I've been stewing on this for a couple days (and enjoy the extra day off by not doing much).
@horrorhound said in How can we incentivize IC failure?:
CodeMagic, make it so skills are raised by the number AND quality of rolls made.
I think this gets to the crux of what everyone is saying. If rolling the skill a lot, success or failure, nets some gain ... then folks will game the system by sitting together in a room and spamming rolls throughout the day.
On MUDs this works, my favorite type back in the day was Nightmare LPMUDs, where I didn't get XP for killing mobs, I got it by using my skills. The higher the skill the harder the tasks I could do to raise those skills more. I couldn't kill the noob squirrels in noob woods 500 times to raise stealth by burning XP at my rogue class trainer, I had to go pick pocket the merchants a lot then when stealth was ready to train I asked the rogue trainer to raise my stealth.
On MUSH, the assumption is folks RP together, incentivizing rolling skills moves the needle away from RP'ing and more towards rolling skills, more like a MUD.
I know I'm being dicey there are fine RPI/RPE MUDs that blur the lines. But, for me at least, this is the distinction, on a MUD I could theoretically spend all day doing things solo to raise skills and such while on a MUSH, if I'm solo in a room nothing at all is happening.
This gets to the issue @Arkandel made, a GM scene has weight where as a PRP does not. There is no incentive to winning or failing in the PRP. My usual caveat, I've played for 30 years no without being in GM scenes/plots/events.
The places better for me have been the ones that do periodic XP regardless of activity. This has been the more universal system games. FS3 has given a small but even amount of XP to players on a weekly basis. The old D6 games (Dahan's included) would give so much CP per week.
The non-XP incentives and rewards can be distributed evenly between GM events and PrP, the issue then comes in accountability. Three players can sit in a room together for 8 hours and say they ran a plot to defeat the lich king to become Thespian Guildmaster of the Bardic College. But how do we know they did that with some risk/reward type rolls aside from trust? The answer has been logs but then there is a really high push back about some folks not wanting to provide logs, or not liking to log their RP or some such.
So what I'm seeing overall, is a system to reward RP and incentivize IC failure would be good but a system to reward RP and incentivize IC failure is a lot of effort?
I think adventure ideas for PCs in which they post the logs after and get some rewards is fine, but I know most folks won't do this even if you code it all the way through (+adventure/next to go to next scenario when all criteria are met, such as +roll/lute vs lich king/8 three times and the system tracks wins/losses on those three rolls). A system could easily be smart enough in old/new MUSH codes to do this. A +adventure system that initiates a scene when two or more folks agree to start it, then the first scene is so many of X rolls, it captures the first three they can't roll 12 until they get three successes. The +next part can see if they've done the rolls and to what degree and advance to the next scenario. This can be done on a MUSH (just like the Ares CG of being anywhere can be done in old MU softcode, rooms are not needed). I've literally done things to try and incentivize RP by saying do one of the following (argue with a stranger, get pick pocketed, stop a criminal, etc.) and post a scene to get some XP and no one posts scenes.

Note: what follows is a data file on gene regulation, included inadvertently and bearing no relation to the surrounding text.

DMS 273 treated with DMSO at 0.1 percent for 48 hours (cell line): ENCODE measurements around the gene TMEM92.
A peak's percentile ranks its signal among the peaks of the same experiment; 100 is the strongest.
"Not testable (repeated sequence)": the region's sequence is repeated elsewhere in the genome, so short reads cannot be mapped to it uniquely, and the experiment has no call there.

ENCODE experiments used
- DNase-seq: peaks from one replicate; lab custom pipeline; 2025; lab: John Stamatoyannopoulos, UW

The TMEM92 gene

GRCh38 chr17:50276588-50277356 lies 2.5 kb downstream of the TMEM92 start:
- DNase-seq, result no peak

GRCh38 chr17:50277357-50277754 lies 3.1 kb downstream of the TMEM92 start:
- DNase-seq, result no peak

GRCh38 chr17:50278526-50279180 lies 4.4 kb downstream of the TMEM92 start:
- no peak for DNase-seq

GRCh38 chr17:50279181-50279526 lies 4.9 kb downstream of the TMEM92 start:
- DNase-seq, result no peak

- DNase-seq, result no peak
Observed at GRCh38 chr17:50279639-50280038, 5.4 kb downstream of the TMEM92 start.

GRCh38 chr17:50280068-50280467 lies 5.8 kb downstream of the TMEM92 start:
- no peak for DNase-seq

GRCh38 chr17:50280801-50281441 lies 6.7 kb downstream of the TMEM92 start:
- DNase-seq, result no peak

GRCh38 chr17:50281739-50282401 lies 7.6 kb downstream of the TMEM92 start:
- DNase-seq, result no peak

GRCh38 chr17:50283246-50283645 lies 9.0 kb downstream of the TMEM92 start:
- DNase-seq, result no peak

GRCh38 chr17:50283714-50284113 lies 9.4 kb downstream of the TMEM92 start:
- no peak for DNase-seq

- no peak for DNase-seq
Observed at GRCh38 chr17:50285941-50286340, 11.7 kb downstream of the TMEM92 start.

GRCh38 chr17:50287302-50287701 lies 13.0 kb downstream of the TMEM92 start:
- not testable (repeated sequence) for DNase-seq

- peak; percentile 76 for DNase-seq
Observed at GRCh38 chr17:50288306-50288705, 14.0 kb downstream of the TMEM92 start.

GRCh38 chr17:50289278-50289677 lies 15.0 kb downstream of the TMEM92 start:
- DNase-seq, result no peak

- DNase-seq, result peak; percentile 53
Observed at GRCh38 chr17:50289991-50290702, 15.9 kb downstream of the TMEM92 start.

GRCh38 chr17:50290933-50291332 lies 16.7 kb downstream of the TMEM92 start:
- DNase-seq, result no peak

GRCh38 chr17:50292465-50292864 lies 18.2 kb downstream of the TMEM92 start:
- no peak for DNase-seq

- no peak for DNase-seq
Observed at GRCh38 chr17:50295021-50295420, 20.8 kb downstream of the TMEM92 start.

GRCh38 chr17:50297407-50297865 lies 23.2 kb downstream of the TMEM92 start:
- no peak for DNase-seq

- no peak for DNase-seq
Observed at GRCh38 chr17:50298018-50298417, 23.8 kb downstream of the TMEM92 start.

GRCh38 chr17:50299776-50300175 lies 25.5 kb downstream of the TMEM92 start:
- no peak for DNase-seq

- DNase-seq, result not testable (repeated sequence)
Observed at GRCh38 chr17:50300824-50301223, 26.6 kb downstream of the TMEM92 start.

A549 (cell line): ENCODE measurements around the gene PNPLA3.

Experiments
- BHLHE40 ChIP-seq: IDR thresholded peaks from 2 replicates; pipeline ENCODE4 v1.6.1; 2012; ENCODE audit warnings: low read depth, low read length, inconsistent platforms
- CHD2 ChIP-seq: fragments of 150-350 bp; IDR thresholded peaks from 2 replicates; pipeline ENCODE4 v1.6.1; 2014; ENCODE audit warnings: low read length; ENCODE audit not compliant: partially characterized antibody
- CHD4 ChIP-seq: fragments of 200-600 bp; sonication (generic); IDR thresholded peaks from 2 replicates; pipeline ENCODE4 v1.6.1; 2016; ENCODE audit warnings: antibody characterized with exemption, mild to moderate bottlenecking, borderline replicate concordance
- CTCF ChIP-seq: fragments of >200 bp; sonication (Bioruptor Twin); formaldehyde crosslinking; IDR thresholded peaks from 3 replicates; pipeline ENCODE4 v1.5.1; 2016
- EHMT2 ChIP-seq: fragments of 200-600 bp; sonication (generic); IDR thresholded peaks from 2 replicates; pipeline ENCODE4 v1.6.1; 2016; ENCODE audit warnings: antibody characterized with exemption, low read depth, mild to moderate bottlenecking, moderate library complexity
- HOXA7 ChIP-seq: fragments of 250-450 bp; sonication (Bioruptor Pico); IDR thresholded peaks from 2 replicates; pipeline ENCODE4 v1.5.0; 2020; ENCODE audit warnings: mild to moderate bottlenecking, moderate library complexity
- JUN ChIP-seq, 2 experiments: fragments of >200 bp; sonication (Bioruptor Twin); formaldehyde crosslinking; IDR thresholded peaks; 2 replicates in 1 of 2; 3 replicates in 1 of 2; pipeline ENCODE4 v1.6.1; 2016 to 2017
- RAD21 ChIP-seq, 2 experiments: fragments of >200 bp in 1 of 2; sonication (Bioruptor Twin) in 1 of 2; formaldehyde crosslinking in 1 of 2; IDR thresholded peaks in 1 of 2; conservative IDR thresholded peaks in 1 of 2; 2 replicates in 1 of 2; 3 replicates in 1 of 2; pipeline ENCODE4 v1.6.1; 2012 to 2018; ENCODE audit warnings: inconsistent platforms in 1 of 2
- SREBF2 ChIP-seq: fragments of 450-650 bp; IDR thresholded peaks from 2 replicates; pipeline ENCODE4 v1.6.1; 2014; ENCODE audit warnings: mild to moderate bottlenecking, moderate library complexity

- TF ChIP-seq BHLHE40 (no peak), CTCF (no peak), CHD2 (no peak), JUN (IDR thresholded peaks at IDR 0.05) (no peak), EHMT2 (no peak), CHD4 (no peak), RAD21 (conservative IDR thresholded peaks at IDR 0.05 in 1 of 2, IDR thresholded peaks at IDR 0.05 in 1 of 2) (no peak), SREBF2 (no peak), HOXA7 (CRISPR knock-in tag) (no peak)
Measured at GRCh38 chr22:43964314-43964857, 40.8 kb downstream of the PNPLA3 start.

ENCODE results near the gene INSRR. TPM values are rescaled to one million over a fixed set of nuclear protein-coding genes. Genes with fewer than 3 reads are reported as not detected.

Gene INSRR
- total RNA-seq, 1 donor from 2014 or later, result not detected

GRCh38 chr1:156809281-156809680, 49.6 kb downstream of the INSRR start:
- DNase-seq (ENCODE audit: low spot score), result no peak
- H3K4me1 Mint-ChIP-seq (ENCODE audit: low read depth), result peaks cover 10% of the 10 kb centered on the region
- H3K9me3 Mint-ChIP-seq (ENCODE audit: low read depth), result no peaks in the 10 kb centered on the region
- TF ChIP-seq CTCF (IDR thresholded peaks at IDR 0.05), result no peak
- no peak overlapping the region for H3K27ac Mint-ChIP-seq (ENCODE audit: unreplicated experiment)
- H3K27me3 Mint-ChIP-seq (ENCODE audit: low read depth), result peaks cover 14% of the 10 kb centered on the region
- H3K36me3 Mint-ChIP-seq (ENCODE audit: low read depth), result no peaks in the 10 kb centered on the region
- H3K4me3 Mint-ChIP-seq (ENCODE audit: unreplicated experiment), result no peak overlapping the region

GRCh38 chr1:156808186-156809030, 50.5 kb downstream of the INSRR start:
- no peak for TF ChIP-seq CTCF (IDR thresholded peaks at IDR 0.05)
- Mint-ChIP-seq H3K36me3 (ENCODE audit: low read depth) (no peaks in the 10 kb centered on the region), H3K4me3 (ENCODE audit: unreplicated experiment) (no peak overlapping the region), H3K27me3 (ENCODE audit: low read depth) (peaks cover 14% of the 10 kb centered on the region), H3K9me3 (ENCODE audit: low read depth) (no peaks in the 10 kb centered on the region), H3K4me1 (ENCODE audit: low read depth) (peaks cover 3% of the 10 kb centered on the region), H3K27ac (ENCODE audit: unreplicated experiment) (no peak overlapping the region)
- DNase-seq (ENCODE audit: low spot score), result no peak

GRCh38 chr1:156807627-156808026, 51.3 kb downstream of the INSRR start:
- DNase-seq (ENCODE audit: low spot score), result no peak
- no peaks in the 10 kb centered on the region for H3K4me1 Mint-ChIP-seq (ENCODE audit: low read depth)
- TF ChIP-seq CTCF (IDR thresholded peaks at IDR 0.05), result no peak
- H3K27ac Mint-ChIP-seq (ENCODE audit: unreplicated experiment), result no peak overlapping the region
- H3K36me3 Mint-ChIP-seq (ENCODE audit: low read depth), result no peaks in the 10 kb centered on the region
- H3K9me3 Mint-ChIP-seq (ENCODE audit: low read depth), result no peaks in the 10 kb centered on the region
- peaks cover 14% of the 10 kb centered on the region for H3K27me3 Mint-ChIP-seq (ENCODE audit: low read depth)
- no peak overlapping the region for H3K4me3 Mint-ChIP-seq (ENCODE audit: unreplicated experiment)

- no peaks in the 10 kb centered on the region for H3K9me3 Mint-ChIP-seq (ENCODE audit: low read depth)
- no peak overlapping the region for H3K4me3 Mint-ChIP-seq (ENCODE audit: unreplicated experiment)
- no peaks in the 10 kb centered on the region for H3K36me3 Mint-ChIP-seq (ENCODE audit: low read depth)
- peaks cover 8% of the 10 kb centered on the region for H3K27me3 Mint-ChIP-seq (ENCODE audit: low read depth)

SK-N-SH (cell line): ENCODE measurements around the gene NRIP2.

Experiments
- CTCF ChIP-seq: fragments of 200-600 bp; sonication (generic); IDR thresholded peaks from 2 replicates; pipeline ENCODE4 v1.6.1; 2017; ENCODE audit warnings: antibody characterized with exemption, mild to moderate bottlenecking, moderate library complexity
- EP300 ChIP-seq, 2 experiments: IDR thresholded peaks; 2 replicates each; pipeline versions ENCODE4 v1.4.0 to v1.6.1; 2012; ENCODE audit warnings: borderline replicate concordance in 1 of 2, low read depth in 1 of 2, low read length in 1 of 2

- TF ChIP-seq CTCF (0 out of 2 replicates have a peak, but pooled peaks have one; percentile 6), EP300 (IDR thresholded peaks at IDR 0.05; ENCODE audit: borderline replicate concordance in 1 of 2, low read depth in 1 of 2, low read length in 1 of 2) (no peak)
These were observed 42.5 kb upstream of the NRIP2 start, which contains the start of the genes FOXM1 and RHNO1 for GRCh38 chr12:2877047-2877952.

I'm falling in line with if the culture doesn't incentivize on its own for failure, then its more like what everyone has been saying. Folks just want to roll their good skill and win. I've played all walks of Mu genre, and comics are my favorite because those are the ones where more folks tend towards the sparkle rotation. They spotlight this week but spend a few weeks letting others rotate through the spotlight. @Ghost had something of this concept to transfer to other genres in his wrestling talks when saying the loser takes the fall to help make the winner look better. Or the Loser poses the results but not in a manner of, the sun was in my eyes cause I would have won on a thousand other days. Not everyone on Comic mu*s takes the fall like that, but more often than not that's where I see failure being more accepted as part of the rotation to get back to your spotlight time.
The thing that makes comics different is everyone is a snowflake, they just have their unique thing. Batman, Superman, Zatanna and Wonderwoman can rotate being badass because they each have a unique thing they tend to do. Some blurred lines with Superman and Wonderwoman sure, but they can juggle enough between backstories that they can take turns being masters of kick assery. Most comics places aren't always stat based and more folks look to the descriptions (can lift X amount of pounds, or master of fist-jitsu, or withstand heat of sun).
I don't know if this is going anywhere, but I think a game that focuses less on the rolls and more on the story may be better towards incentivizing IC failure system-wise; and good players, regardless of system, are going to make failing into a story no matter what I think.